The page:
First it was a brawl between teammates Carlos Zambrano and Michael Barrett. Now the Cubs have focused their attention to fighting with their opponents.
In Saturday's 1-0 lose first baseman Derrek Lee retaliated from an inside pitch thrown by the Padres' Chris Young by attacking him. It was a battle of heavyweights with Lee registering at 6-foot-5 and Young 6-foot-10.
After being plunked on the side of the head by Young's fastball Lee gingerly walked down the first base line starring the Padres right-hander square in the face. By all indications Young said some inappropriate words to Lee and that triggered a benches clearing brawl where both men began to take cheap shots at each other.
Luckily, no punches were landed cleanly, but according to http://www.mlb.com/ San Diego's Jake Peavy was seen sucker-punching the Cubs first baseman. When the melee was over and the umpires had seperated both teams four people in total were ejected.
The Padres' two best starting pitchers, Chris Young and Jake Peavy were tossed from the game, while the Cubs' biggest offensive threat Derrek Lee and hitting Gerald Perry were ejected for their inexcusable actions.
The one major shock from this incident was that the two players who instigated the brawl are two of the best behaved and like able players throughout MLB. Young and Lee are stand up guys who represent the game of baseball in the best possible light and would never be suspected of fighting.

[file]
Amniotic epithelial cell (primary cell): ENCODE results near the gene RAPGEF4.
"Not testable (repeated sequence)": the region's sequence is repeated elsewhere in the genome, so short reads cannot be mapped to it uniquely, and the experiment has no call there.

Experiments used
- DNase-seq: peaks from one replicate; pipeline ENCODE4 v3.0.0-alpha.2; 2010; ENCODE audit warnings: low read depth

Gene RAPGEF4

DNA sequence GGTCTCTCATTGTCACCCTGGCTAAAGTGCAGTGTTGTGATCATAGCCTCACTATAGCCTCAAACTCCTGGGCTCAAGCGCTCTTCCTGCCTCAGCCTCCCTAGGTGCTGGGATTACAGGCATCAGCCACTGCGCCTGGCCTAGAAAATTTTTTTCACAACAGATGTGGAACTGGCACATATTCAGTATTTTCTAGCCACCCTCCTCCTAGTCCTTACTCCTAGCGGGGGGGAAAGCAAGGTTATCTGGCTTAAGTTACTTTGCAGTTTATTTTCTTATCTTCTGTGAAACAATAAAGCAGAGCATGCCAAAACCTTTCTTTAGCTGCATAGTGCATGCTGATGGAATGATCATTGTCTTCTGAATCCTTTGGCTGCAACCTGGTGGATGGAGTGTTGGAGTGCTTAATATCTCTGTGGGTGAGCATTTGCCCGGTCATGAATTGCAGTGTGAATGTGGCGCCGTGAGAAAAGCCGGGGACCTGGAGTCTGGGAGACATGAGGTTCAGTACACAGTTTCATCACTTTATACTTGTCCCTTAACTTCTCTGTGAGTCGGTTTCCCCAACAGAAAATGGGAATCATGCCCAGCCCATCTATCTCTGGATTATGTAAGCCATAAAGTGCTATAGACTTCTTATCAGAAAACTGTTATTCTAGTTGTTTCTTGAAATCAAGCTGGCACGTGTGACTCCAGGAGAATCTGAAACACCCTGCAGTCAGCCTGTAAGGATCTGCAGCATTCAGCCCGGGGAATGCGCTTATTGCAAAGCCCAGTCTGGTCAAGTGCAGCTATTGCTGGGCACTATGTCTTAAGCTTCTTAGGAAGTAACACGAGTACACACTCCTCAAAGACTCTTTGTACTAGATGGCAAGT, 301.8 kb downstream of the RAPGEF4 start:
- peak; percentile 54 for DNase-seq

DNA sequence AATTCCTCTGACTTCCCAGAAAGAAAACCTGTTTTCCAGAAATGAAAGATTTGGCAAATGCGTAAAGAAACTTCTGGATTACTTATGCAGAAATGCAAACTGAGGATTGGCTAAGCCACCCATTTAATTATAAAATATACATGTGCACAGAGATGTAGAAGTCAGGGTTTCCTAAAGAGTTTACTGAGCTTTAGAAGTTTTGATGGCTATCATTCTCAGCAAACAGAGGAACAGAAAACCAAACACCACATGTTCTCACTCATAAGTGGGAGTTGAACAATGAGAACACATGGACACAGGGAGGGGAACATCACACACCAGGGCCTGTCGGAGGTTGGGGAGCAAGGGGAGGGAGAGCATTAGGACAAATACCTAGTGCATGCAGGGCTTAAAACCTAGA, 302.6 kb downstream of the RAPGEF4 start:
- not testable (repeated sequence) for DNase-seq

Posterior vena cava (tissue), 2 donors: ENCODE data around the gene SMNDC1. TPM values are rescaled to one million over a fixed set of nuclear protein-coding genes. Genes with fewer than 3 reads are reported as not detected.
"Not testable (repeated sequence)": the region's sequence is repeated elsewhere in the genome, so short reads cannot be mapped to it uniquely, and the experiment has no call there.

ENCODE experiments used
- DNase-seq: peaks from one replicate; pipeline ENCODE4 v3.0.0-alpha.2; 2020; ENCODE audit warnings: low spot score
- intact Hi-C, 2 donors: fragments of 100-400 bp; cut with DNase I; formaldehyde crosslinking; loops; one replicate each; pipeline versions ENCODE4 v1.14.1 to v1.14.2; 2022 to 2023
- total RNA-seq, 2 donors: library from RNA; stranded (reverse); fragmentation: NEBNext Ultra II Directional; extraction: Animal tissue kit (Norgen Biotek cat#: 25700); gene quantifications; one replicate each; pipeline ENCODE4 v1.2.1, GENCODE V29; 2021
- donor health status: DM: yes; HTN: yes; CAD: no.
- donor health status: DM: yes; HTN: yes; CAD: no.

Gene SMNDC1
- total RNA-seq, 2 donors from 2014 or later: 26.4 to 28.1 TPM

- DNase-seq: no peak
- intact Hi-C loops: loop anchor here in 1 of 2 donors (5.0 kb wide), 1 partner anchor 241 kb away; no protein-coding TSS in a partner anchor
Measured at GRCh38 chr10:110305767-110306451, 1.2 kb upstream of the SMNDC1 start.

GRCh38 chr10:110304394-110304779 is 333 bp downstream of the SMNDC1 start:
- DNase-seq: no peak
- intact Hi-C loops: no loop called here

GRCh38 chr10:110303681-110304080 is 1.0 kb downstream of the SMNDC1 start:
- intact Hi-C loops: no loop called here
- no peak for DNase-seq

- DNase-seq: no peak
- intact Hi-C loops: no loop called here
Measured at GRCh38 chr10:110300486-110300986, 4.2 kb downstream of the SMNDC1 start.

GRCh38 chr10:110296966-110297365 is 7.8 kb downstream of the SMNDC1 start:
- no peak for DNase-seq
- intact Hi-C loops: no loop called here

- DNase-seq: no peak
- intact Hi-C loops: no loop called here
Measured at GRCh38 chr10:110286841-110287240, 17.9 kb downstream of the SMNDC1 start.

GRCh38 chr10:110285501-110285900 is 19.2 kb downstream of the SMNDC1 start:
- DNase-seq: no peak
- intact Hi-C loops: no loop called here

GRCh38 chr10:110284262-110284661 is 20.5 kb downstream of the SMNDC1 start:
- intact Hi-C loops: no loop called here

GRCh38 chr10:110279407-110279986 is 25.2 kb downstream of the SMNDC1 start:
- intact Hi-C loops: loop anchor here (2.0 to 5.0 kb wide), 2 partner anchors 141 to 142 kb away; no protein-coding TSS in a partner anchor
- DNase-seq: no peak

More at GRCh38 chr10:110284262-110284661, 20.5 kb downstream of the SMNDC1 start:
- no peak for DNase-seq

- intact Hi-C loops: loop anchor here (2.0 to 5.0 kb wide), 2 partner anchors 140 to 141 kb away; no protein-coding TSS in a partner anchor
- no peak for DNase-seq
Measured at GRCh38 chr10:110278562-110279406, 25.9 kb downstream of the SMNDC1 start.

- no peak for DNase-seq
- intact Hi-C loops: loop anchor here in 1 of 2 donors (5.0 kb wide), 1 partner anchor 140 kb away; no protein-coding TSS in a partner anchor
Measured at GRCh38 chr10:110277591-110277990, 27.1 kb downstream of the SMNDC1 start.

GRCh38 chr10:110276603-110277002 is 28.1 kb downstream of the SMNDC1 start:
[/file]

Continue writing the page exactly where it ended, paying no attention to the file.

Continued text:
The unfortunate part of this fracas is that lengthy suspensions are sure to loom. Even though San Diego might lose Young for only one start, the Cubs will be without their power hitting first baseman for the next 3-5 games. Third baseman Aramis Ramirez is currently on the disabled list with left patellar tendinitis and will not be available to return until this weekend at the earliest.
At 31-36 and 6.5 games behind the upstart Brewers for the division lead the Cubbies can ill afford to lose one of their premier players. This deplorable incident should serve as a remainder to all little leaguers that the actions of big leaguers on television are not always correct and should not be condoned.